Blue Skies Now For Midway Airlines; Turbulence May Follow
Posted August 24, 2001
RALEIGH — Midway Airlines
, mired in financial problems, filed for bankruptcy last week. On Thursday, a bankruptcy judge approved $10 million of a $15 million loan to keep the company flying.
Midway officials appeared in front of Judge Tom Small in Federal Bankruptcy Court in Raleigh Thursday, asking for the approval of the debt-financing loan from Wexford Capital, a Connecticut venture-capital fund that owns another regional airline. If approved, laid-off workers could receive back wages and health benefits.
Robert Ferguson, CEO of Midway Airlines, says the loan gives the company a breather.
"This is good for a couple of weeks and then when we pick up the remainder of the money, we should probably do good for the duration," he says.
Attorneys representing Midway creditors objected to the approval, claiming that their clients' interests are not well-enough protected.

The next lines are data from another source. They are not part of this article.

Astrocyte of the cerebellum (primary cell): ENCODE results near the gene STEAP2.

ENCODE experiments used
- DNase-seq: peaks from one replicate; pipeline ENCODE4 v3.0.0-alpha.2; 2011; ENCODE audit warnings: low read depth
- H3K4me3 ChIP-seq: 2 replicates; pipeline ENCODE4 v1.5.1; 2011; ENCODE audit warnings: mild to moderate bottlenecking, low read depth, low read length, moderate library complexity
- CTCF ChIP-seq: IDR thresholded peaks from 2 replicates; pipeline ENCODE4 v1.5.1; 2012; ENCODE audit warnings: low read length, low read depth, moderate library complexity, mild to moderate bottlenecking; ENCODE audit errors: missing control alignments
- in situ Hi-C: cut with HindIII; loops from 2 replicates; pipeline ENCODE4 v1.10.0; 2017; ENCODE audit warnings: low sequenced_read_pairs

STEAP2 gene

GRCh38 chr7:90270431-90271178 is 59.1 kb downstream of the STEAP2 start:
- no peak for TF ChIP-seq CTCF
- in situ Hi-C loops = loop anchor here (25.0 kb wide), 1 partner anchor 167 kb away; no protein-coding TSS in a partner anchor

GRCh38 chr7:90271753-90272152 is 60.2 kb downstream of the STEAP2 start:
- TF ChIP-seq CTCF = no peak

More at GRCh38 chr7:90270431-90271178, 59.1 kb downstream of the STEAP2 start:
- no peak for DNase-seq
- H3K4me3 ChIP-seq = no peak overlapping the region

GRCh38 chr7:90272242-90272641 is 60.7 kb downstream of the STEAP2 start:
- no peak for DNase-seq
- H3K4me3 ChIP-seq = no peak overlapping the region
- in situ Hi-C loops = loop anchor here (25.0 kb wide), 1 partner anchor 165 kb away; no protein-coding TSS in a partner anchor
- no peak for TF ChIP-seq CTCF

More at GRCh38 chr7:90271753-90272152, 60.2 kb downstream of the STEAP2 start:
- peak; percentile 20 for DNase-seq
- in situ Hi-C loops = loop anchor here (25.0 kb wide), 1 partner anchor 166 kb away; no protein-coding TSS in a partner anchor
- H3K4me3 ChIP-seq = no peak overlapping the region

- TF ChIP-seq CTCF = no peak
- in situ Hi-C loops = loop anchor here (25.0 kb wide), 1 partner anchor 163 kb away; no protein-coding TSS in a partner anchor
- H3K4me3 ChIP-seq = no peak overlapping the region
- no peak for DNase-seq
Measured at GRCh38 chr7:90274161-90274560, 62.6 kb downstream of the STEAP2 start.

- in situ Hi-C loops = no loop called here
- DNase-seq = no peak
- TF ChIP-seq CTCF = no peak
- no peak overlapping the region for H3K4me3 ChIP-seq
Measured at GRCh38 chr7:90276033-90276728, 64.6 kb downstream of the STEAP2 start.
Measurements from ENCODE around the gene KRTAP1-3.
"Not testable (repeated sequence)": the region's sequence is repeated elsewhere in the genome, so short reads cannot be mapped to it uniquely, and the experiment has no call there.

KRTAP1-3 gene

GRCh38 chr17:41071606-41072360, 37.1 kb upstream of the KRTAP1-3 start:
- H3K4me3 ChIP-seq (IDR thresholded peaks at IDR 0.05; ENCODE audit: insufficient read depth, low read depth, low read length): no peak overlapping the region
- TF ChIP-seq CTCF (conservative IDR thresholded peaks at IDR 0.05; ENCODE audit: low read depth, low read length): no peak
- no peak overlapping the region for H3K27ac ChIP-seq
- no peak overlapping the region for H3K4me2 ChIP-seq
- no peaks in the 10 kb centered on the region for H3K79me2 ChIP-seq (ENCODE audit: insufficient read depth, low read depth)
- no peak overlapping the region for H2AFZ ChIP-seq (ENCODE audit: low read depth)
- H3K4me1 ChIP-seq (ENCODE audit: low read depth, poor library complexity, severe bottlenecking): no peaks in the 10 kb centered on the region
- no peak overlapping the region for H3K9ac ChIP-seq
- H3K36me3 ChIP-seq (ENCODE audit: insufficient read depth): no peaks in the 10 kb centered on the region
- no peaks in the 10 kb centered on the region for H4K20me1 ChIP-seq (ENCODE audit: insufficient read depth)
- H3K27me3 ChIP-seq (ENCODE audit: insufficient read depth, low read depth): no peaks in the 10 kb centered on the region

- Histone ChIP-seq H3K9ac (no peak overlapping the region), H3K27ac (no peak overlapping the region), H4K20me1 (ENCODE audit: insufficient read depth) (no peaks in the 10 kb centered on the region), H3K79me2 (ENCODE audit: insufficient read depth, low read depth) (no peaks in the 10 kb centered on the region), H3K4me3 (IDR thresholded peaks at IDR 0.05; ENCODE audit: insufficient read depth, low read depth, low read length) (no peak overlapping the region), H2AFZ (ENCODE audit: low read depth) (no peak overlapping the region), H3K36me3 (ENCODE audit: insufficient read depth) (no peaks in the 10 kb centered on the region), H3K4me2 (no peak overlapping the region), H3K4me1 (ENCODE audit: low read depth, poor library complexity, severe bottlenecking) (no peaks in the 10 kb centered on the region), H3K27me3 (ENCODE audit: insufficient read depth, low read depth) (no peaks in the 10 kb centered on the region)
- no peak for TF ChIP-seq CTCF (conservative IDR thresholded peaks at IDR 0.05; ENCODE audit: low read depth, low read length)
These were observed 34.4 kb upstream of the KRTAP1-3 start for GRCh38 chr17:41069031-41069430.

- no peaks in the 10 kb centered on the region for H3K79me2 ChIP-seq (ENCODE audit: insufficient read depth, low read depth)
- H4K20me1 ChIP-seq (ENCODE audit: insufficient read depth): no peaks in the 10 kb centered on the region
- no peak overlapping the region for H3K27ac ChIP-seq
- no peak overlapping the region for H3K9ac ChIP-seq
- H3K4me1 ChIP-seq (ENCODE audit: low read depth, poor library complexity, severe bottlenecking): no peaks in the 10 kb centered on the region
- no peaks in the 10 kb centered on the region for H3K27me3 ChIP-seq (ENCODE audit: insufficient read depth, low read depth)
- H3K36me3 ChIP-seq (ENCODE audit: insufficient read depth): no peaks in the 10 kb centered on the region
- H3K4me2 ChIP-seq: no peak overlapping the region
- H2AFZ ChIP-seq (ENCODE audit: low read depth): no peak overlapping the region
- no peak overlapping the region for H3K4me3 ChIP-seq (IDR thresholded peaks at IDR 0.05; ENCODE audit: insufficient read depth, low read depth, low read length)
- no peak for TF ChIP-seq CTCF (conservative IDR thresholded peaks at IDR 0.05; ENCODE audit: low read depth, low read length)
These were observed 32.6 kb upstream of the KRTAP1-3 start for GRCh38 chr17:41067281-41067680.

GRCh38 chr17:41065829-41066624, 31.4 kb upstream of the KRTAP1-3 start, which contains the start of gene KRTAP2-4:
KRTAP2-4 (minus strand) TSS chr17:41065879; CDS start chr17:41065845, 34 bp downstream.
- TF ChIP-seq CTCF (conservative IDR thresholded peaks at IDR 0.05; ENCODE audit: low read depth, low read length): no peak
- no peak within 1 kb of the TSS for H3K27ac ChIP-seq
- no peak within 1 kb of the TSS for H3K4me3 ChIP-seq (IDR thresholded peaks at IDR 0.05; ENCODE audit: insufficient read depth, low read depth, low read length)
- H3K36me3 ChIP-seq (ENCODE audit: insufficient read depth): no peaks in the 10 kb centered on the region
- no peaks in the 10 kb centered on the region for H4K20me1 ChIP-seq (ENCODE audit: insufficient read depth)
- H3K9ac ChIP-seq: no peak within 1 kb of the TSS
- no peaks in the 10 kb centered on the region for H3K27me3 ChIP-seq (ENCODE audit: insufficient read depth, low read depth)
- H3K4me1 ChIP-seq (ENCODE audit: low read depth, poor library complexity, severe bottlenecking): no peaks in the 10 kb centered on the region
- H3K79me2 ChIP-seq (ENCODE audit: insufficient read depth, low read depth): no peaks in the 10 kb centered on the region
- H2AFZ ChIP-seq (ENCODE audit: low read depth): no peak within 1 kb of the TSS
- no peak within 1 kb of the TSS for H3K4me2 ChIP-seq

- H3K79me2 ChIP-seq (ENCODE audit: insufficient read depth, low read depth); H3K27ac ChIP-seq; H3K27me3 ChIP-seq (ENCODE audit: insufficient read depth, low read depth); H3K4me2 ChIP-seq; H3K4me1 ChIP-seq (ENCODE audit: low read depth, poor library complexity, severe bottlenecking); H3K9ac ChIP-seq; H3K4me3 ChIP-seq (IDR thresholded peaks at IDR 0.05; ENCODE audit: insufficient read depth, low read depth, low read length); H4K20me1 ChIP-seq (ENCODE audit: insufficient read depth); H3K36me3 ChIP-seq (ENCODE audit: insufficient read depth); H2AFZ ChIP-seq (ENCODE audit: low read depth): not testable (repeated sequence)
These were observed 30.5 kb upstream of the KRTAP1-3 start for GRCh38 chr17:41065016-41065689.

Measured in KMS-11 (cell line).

"For the existing flight attendants those who still have jobs, this financing gives Midway Airlines at least a chance to stay alive and for those people to keep their jobs," says attorney Billy Brewer.
Other officials are not optimistic about the airlines' future.
"Right now, without something fanastic happening, like someone buying them and pumping them with money, there is no way to go," says Denver International Airport representative Douglas Jessop.
The ruling means that Midway Airlines will be able to make payroll on Friday, but the laid-off workers will not be able to receive back pay and health benefit until a judge makes another ruling. That ruling is expected to come within two weeks.
The airline has already laid off 700 workers, eliminated 17 airplanes and cancelled flights to nine cities, including Los Angeles, Birmingham and Providence.